Extension Intern Brings Nutrition to Local Schools   
Jessica Hummel worked with the OSU Extension late last year bringing nutrition to students in Portland schools. 
Jessica Hummel always knew she wanted to work with food.
Cooking has been one of her life-long passions, so when Hummel moved to Oregon a few years ago from her Michigan home, she packed up shelves and shelves of cookbooks to bring along.
"I've always loved cooking," Hummel said. "It's always been a part of me."
Hummel left her job in sales to study nutrition and dietetics at Oregon State University in hopes of a more fulfilling career aligned with her passions. "It's so important to have proper nutrition," Hummel said. "It drives me."
Hummel is now earning a masters in nutrition through Oregon Health Sciences University (OHSU) and plans to work as a registered dietitian with cancer patients, helping them supplement their treatment with proper nutrition, helping them take in nutrients they're having trouble getting enough of. "My goal is to support them with diet so they can get stronger and thrive," she said.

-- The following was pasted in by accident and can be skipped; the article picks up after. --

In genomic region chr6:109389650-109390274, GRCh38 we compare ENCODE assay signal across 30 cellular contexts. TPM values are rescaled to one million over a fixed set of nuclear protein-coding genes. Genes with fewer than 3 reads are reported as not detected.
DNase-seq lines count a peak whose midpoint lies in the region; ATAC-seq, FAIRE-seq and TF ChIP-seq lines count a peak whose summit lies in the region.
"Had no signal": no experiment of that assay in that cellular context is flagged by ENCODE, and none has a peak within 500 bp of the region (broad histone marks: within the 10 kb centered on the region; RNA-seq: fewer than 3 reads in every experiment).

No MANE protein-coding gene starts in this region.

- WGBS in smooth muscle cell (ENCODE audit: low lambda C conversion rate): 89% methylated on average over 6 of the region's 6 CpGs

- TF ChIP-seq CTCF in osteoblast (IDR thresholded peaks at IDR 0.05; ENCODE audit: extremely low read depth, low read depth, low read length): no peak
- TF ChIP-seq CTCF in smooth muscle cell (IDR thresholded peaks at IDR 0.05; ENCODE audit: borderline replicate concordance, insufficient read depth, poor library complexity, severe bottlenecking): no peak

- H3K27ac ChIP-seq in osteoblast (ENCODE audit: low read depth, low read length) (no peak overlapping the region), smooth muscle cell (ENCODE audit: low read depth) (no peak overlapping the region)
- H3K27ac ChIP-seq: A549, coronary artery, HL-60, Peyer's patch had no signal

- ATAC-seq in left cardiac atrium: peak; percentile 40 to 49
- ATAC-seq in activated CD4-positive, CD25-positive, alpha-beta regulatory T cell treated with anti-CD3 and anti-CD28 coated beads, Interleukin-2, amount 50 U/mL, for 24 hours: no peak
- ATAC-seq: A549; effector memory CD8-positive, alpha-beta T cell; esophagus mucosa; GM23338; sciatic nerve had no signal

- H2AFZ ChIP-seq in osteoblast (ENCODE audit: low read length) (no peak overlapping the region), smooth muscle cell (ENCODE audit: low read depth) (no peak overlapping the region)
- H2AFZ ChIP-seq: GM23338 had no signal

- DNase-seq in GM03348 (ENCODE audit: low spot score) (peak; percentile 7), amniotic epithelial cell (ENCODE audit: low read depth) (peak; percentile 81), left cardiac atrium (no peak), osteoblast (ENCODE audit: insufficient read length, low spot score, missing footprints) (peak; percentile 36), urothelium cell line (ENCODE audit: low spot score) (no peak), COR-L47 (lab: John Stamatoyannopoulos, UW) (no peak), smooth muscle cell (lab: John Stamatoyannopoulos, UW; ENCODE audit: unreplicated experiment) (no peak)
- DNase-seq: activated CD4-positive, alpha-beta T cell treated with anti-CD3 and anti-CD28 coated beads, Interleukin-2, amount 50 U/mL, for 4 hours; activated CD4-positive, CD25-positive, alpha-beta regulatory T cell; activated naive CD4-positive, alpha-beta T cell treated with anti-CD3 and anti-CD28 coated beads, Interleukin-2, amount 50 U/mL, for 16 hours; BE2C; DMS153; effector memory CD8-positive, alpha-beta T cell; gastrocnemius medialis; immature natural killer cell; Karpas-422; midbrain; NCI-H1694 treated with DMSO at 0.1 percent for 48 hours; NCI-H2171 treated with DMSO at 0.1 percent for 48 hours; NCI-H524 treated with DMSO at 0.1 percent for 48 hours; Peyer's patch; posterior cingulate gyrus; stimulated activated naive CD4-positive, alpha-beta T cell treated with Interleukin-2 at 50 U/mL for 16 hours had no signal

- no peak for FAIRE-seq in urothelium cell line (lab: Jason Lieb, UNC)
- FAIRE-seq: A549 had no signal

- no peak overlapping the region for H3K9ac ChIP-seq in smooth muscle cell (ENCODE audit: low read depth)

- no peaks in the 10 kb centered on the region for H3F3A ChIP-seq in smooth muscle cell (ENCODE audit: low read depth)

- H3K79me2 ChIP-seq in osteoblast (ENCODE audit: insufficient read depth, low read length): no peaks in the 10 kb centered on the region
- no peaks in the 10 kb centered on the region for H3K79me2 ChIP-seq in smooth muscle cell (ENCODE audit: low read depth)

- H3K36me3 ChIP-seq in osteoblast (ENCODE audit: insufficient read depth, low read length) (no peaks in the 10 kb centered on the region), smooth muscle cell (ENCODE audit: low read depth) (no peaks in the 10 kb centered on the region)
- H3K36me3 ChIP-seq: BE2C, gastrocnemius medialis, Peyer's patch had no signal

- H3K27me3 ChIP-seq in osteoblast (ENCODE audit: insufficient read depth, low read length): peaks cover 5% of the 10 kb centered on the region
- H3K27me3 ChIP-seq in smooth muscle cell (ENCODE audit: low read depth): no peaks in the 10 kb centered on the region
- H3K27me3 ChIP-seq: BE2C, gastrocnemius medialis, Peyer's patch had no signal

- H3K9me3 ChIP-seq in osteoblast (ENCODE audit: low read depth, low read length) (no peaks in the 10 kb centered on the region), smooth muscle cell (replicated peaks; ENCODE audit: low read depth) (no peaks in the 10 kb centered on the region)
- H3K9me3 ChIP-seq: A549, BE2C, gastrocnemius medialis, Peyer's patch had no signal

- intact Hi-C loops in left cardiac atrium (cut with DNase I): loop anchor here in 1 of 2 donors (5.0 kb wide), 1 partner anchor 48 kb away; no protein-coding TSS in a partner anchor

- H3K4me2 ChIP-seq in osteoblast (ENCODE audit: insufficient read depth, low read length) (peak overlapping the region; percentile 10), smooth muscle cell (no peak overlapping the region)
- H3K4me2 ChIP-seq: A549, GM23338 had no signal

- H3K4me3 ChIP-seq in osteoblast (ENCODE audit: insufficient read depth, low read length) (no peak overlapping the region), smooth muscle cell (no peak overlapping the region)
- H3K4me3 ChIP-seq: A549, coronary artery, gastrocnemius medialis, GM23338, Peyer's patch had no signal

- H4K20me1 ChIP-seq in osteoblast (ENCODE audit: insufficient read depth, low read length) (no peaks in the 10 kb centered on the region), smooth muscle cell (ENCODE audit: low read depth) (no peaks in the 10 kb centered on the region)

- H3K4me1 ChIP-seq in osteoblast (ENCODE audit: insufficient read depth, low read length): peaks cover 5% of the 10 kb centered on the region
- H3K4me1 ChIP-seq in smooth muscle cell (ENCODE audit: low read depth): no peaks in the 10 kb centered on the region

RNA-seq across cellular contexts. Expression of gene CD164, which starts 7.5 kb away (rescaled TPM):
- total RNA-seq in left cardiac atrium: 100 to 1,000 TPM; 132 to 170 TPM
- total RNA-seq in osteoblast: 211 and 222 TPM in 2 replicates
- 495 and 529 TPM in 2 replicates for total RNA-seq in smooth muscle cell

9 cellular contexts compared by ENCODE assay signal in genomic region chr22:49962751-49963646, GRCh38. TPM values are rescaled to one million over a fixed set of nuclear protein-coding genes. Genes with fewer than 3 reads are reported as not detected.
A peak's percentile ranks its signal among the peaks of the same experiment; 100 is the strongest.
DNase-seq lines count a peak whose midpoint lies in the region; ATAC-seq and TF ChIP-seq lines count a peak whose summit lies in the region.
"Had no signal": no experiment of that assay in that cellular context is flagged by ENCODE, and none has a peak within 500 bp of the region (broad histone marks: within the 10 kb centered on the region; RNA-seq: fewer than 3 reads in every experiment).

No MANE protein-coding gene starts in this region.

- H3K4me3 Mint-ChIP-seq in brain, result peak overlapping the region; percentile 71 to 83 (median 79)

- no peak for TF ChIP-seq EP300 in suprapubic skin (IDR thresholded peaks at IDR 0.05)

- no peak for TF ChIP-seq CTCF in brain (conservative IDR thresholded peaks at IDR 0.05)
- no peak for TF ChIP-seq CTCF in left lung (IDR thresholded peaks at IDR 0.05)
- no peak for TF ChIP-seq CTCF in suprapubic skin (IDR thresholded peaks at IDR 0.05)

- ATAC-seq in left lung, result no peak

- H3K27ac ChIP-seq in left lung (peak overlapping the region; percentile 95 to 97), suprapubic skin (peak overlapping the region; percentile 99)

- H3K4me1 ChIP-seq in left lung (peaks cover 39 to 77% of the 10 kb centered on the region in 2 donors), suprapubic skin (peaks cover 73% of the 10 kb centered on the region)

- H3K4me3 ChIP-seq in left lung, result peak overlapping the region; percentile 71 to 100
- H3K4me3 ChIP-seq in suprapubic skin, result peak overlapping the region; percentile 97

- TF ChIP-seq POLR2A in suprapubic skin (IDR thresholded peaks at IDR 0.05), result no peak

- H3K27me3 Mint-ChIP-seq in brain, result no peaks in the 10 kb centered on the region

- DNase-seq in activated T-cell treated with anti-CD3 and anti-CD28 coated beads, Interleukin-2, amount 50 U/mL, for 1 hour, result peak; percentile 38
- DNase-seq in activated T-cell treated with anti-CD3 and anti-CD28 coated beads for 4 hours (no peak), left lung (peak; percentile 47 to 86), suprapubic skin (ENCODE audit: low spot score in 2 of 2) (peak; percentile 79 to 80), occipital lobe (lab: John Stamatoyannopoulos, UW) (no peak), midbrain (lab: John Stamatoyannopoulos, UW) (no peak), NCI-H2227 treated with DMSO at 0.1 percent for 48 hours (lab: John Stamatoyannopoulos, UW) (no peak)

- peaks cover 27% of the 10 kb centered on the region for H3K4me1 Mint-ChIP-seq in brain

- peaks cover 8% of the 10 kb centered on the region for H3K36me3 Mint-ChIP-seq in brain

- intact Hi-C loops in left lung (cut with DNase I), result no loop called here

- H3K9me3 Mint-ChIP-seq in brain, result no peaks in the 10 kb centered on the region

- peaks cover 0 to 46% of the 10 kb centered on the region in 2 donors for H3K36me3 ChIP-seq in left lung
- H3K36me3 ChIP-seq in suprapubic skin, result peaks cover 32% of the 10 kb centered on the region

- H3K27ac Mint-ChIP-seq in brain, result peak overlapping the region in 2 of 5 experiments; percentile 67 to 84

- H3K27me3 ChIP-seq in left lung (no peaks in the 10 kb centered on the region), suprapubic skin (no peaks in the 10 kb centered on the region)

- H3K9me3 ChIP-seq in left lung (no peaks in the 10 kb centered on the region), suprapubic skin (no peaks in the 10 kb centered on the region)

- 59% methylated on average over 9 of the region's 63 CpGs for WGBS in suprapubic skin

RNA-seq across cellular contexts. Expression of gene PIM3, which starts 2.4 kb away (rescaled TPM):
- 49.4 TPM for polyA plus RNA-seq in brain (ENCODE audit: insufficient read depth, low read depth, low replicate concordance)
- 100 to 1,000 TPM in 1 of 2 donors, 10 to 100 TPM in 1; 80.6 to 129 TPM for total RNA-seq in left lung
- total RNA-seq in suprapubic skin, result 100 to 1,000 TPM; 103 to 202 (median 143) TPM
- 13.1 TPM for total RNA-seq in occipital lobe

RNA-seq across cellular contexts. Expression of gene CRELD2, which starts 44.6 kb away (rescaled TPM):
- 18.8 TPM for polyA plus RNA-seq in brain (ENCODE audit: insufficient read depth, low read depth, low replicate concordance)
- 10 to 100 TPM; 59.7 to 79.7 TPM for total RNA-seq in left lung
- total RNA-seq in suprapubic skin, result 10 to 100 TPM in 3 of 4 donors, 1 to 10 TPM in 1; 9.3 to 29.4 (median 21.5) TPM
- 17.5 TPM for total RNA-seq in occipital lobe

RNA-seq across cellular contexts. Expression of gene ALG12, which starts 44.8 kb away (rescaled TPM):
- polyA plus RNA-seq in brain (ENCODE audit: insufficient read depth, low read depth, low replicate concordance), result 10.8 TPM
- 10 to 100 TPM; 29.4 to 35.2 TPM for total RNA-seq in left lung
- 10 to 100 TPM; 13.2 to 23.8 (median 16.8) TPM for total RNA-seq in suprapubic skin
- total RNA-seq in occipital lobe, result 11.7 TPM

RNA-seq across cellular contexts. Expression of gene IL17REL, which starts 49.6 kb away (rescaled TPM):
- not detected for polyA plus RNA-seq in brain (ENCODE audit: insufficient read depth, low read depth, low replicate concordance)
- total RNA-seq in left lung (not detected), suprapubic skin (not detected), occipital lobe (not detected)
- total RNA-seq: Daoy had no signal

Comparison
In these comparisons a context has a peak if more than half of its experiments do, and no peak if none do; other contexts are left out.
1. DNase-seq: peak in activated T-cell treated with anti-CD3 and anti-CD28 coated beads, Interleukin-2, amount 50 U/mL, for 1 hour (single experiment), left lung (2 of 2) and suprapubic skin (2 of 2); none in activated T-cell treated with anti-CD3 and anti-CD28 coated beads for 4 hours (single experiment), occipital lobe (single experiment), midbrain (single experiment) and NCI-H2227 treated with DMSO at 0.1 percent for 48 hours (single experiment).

As part of the internship experience required to become a registered dietician, she assisted in the Power-Up! Nutrition program in Multnomah County schools along with OSU Extension staff in November and December 2016.
The classes are free for school districts in the Portland metro area with more than 50 percent of students qualifying for free and reduced lunch.
Along with Thanh Huynh, an OSU Extension Nutrition Education Program assistant, Hummel helped educate local youth about basic food groups, proteins, macronutrients, fats, carbohydrates and more. With fun exercises and hands-on cooking days, Hummel helped teach the youth about healthy eating choices and how those impact overall health.
Students upgraded recipes for their favorite foods with healthier ingredients. They made smoothies with plain Greek yogurt, fruits and vegetables, for example. Instead of making pancakes with the usual refined flour and topping them with sugary syrup, they made whole-grain gingerbread ones and topped them with applesauce.
"The kids would get so excited as we walked down the halls," Hummel said. "They would say, 'are you coming to my classroom? Please come see us.'"